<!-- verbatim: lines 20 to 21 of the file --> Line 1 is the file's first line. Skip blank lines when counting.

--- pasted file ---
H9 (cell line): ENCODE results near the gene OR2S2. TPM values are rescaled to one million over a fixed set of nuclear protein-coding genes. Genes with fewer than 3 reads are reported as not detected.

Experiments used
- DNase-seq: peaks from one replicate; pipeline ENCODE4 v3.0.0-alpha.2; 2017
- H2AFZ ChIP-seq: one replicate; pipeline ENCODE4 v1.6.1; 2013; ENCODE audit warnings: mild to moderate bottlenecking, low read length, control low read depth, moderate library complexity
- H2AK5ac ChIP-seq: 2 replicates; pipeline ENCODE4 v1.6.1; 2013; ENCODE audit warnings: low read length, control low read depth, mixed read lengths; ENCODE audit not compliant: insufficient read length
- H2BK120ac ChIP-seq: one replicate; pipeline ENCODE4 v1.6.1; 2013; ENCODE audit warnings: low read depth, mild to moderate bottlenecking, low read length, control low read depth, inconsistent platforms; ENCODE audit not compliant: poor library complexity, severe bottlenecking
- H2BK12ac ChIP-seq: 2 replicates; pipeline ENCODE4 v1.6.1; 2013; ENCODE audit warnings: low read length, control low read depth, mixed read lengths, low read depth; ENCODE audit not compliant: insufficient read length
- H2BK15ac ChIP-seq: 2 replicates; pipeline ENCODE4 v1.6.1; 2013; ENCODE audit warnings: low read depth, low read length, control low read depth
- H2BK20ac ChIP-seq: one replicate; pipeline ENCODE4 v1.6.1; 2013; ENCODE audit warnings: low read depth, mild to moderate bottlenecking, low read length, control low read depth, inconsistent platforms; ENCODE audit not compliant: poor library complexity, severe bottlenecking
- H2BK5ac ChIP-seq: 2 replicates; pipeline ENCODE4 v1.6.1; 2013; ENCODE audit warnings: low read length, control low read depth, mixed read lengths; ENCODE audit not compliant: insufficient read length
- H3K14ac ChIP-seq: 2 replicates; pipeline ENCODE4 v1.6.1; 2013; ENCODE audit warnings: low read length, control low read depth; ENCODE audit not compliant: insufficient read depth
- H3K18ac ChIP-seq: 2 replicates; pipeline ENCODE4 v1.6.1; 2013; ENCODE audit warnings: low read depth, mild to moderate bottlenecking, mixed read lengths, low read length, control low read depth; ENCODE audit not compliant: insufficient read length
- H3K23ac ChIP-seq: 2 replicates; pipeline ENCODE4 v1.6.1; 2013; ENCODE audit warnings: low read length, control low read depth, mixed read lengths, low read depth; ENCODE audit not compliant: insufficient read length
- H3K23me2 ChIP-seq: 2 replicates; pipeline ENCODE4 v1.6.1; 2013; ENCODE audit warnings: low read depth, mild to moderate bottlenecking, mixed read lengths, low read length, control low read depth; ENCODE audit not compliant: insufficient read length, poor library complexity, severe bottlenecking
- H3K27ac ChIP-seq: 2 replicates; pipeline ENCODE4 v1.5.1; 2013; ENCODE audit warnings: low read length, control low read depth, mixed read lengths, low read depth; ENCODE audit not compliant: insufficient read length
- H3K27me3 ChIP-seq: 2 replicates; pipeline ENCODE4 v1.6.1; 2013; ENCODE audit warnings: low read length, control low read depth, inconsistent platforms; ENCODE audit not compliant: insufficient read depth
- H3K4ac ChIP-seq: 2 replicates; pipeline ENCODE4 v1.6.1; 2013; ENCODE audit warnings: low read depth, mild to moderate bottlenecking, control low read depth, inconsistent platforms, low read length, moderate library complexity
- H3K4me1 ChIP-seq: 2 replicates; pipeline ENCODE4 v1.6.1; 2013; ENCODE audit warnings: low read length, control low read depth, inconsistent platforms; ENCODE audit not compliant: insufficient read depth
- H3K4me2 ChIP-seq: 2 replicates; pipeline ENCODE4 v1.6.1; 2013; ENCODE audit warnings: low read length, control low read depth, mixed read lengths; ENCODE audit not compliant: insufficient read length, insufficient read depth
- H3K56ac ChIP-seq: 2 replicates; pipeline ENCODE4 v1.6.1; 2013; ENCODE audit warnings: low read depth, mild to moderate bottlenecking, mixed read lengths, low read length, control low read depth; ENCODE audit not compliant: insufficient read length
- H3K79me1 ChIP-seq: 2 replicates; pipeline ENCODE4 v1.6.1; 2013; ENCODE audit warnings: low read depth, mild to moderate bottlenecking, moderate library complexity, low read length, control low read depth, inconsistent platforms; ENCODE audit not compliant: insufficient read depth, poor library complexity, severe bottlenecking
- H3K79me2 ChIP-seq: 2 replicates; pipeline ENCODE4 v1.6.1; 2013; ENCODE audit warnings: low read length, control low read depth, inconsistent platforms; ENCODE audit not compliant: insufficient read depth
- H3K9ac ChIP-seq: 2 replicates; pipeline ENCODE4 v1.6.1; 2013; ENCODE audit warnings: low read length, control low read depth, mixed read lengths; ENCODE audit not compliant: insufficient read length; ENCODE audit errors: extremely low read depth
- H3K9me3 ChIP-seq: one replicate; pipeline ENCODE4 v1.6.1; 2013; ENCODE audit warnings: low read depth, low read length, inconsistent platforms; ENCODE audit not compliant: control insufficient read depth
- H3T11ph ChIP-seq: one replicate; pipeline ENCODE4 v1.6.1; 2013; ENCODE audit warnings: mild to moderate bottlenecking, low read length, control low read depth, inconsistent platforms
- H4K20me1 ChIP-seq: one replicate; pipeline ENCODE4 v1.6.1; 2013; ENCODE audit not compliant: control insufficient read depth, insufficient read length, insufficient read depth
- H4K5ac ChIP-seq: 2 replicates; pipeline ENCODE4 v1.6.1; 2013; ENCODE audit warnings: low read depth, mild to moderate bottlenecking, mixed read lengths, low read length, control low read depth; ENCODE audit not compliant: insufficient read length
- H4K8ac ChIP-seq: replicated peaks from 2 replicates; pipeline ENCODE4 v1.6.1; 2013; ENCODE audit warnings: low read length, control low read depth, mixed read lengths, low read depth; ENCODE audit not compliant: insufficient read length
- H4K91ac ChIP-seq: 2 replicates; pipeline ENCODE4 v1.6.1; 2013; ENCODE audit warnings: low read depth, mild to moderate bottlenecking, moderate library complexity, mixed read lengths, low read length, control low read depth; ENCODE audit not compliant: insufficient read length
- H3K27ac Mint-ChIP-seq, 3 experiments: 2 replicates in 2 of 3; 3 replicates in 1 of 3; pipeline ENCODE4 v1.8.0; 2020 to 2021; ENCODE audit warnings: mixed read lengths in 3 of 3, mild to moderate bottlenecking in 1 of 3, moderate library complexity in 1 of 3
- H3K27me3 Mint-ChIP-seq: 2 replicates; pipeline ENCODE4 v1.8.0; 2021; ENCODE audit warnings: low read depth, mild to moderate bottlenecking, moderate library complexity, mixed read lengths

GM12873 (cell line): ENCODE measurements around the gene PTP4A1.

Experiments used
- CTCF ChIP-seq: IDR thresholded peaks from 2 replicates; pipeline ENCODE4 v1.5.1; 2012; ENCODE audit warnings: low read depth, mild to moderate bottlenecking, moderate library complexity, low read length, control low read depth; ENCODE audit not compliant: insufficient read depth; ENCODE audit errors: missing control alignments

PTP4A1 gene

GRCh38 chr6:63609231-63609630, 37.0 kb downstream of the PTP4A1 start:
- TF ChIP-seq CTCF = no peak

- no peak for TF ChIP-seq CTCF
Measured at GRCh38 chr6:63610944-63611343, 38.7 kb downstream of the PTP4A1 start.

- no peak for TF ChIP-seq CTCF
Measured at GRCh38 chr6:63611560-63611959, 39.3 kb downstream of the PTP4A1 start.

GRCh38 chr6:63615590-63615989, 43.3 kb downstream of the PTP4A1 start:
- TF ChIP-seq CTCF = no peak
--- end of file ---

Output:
- H3K56ac ChIP-seq: 2 replicates; pipeline ENCODE4 v1.6.1; 2013; ENCODE audit warnings: low read depth, mild to moderate bottlenecking, mixed read lengths, low read length, control low read depth; ENCODE audit not compliant: insufficient read length
- H3K79me1 ChIP-seq: 2 replicates; pipeline ENCODE4 v1.6.1; 2013; ENCODE audit warnings: low read depth, mild to moderate bottlenecking, moderate library complexity, low read length, control low read depth, inconsistent platforms; ENCODE audit not compliant: insufficient read depth, poor library complexity, severe bottlenecking